Written answers

Wednesday, 8 June 2016

Department of Justice and Equality

Prisoner Rehabilitation Programmes

Photo of Tommy BroughanTommy Broughan (Dublin Bay North, Independent)
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117. To ask the Minister for Justice and Equality the improvements she would like to see in the daily routine of Irish prisoners; the resources she will make available for these improvements; and if she will make a statement on the matter. [14773/16]

Photo of Frances FitzgeraldFrances Fitzgerald (Dublin Mid West, Fine Gael)
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Rule 27(3) of the Prison Rules 2007 states "In so far as is practicable, each convicted prisoner should be engaged in authorised structured activity for a period of not less than five hours on each of five days in each week". I am advised by the Irish Prison Service that it provides a wide range of rehabilitative programmes to persons in custody that include education, vocational training, healthcare, psychiatric, psychological, counselling, welfare and spiritual services. These programmes offer purposeful activity to those in custody while serving their sentences and encouraging them to lead law abiding lives on release. These programmes are available in all prisons and all persons in custody are eligible to use the services. Each prison also has fully equipped gymnasium that prisoners access on a structured basis.

In addition a total of 24 dedicated Integrated Sentence Management Coordinators are operational in all prisons and open centres since March 2015. The allocation of dedicated staff in each establishment greatly enhances the effectiveness of the sentence management system and facilitates the growing numbers of prisoners participating in the process. A review of the Integrated Sentence Management process is currently underway.

The Department of Education and Skills provides an allocation of 220 whole time teacher equivalents in partnership with the Irish Prison Service through the Education and Training Boards (ETB). The focus is on providing education which is quality assured, student centred and facilitates lifelong learning through helping those in custody to cope with their sentence, achieve personal development and prepare for life after release. A broad and flexible curriculum is provided which ranges from basic literacy classes and peer led tutoring to Open University. There is an increasing focus on QQI (formerly FETAC) accreditation as the modular structure is suitable to the needs of students in prison.

The Irish Prison Service has also been expanding the number of accredited courses and opportunities available to prisoners in Work Training in recent years. Enhanced partnership arrangements with accrediting bodies such as City and Guilds, the Scottish Qualifications Authority (SQA), and the Guild of Launders and Cleaners and the centralising of coordination and quality assurance arrangements have enabled the Irish Prison Service to extend the number of available courses and activities with certification.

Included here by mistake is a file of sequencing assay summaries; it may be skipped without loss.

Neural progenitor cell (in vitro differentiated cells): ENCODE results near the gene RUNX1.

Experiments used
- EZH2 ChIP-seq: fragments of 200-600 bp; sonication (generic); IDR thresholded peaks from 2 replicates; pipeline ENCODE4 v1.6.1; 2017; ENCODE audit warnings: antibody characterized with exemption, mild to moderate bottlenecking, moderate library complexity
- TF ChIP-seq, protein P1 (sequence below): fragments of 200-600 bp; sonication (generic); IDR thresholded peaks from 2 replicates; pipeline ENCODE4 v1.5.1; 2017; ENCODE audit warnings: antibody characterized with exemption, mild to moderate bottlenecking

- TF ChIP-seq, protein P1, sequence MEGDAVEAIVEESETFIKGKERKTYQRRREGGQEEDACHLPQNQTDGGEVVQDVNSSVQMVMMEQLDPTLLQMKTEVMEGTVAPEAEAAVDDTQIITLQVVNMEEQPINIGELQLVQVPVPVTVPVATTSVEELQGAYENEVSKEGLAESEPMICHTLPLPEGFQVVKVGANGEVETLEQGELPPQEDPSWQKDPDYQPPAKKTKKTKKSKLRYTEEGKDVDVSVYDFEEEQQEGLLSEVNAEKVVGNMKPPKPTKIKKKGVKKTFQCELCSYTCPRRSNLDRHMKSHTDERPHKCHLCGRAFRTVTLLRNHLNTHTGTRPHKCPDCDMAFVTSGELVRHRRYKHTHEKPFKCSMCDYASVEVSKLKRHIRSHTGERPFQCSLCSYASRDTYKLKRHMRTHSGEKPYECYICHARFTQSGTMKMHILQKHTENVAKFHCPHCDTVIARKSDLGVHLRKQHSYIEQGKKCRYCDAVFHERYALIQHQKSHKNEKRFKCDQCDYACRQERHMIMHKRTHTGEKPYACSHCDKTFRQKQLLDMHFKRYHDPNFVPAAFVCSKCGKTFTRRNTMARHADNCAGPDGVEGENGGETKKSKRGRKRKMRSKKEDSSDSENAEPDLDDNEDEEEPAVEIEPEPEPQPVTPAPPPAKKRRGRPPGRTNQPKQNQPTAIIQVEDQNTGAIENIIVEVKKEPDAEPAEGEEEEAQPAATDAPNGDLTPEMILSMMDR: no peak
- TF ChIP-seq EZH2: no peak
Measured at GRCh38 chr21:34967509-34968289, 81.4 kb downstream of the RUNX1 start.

The guiding principles which underpin the prisons' work and training service are to make available work, work-training and other purposeful activities to those in custody. Training activities are chosen to give as much variety as possible and also to give opportunities for those in prison to acquire practical accredited skills which will help them secure employment on release.

With regard to prisoner accommodation I am advised by the Irish Prison Service that as of the 12thFebruary 2016, 98% of all prisoners have 24-hour access to toilet facilities. The number slopping out has decreased from 1,003 at the end of 2010 to just 56 on 7 April 2016, (Limerick 32 and Portlaoise 24).

I am advised by the Irish Prison Service that construction of a new wing at Limerick prison is planned to commence in the first quarter of next year. The Irish Prison Service has also recently finalised a business case for the construction of a replacement for the E-Block at Portlaoise prison. Subject to the necessary approvals and the availability of finance it is hoped to commence construction works there in mid-2017. When these developments are complete the practice of slopping out will have been completely eradicated from all of the prison estate.

I am further advised that the Irish Prison Service has included a specific strategic action which is exclusively aimed at prisoner support in its' Strategic Plan for 2016-2018, which I will be publishing later this month.


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